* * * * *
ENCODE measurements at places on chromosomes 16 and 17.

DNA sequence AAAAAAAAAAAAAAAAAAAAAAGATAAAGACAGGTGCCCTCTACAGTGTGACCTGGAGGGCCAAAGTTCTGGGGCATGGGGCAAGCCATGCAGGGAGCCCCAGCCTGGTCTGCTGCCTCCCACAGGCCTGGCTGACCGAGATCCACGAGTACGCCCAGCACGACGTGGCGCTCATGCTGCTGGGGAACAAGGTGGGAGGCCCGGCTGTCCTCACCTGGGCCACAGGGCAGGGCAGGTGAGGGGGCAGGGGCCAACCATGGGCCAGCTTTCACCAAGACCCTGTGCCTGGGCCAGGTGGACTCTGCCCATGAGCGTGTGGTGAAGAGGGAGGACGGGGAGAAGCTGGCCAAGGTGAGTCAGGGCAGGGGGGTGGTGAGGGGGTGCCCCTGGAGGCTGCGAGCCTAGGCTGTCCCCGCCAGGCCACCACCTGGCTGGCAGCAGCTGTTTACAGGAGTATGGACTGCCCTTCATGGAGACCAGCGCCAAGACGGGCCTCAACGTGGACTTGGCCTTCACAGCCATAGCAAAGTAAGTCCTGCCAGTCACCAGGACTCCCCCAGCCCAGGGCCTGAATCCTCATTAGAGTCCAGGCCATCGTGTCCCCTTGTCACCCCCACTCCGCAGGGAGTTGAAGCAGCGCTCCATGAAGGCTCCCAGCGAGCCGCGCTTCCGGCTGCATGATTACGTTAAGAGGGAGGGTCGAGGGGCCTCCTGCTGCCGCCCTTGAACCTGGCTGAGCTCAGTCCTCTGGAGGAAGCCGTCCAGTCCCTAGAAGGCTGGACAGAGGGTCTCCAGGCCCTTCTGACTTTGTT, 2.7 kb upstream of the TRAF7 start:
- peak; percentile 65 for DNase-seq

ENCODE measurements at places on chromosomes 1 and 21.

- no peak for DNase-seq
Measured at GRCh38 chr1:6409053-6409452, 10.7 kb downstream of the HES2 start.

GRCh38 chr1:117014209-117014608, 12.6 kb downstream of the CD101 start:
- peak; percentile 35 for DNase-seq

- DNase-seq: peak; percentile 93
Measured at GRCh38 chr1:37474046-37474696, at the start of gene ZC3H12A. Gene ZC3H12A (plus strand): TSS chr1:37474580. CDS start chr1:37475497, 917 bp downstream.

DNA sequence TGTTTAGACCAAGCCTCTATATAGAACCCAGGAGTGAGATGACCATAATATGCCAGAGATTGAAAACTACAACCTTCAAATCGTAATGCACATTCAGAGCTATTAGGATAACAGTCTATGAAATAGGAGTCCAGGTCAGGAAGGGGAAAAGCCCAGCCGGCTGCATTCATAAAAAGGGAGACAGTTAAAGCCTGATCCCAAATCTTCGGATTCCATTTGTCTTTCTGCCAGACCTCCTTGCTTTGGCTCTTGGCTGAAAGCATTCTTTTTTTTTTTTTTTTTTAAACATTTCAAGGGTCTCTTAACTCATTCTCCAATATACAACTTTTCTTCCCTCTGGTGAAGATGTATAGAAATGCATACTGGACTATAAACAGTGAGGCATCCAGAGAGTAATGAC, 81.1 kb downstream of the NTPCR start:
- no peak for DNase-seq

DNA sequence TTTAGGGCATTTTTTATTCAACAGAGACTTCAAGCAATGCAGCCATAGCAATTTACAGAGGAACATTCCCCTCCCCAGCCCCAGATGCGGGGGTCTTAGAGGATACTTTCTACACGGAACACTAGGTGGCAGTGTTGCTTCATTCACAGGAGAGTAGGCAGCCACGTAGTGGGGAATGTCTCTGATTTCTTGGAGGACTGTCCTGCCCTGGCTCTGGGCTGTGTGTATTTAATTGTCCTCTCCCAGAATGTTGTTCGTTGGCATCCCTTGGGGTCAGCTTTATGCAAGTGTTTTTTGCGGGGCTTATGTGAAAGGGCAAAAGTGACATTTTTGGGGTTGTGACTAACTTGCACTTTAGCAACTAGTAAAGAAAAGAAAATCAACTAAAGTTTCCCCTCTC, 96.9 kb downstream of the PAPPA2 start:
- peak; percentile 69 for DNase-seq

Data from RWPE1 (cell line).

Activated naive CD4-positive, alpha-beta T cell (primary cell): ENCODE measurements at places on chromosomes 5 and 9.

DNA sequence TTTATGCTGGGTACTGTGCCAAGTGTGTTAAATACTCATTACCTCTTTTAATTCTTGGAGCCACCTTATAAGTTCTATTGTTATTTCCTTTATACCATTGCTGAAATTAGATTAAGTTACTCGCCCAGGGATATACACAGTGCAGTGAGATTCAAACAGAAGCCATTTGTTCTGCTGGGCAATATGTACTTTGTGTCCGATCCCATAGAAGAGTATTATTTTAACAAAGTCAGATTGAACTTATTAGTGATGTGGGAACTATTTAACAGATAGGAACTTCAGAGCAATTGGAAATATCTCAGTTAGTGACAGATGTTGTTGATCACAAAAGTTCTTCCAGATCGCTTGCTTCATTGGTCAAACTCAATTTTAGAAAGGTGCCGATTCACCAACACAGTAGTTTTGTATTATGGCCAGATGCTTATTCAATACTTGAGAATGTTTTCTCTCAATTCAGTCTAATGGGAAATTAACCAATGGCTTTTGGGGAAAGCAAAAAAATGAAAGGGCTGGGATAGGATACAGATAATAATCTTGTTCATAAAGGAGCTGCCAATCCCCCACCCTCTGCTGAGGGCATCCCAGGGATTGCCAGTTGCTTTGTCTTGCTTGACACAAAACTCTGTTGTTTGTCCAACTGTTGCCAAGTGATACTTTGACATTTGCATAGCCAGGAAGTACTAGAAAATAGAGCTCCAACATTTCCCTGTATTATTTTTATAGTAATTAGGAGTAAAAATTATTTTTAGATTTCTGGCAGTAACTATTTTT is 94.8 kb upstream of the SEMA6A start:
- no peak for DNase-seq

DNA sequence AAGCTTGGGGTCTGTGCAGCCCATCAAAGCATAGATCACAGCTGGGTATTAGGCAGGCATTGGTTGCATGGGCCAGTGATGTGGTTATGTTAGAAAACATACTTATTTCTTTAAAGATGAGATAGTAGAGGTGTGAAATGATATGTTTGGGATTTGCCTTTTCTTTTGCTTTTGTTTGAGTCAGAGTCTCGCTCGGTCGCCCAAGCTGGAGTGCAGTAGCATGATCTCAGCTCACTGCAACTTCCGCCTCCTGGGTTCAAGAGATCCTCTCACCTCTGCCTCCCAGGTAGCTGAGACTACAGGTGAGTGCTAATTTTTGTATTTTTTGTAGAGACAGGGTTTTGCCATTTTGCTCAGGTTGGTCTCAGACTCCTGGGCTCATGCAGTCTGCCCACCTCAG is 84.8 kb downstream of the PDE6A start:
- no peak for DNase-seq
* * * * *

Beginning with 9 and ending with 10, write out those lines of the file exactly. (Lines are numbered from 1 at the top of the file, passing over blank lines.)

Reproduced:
- DNase-seq: peak; percentile 93
Measured at GRCh38 chr1:37474046-37474696, at the start of gene ZC3H12A. Gene ZC3H12A (plus strand): TSS chr1:37474580. CDS start chr1:37475497, 917 bp downstream.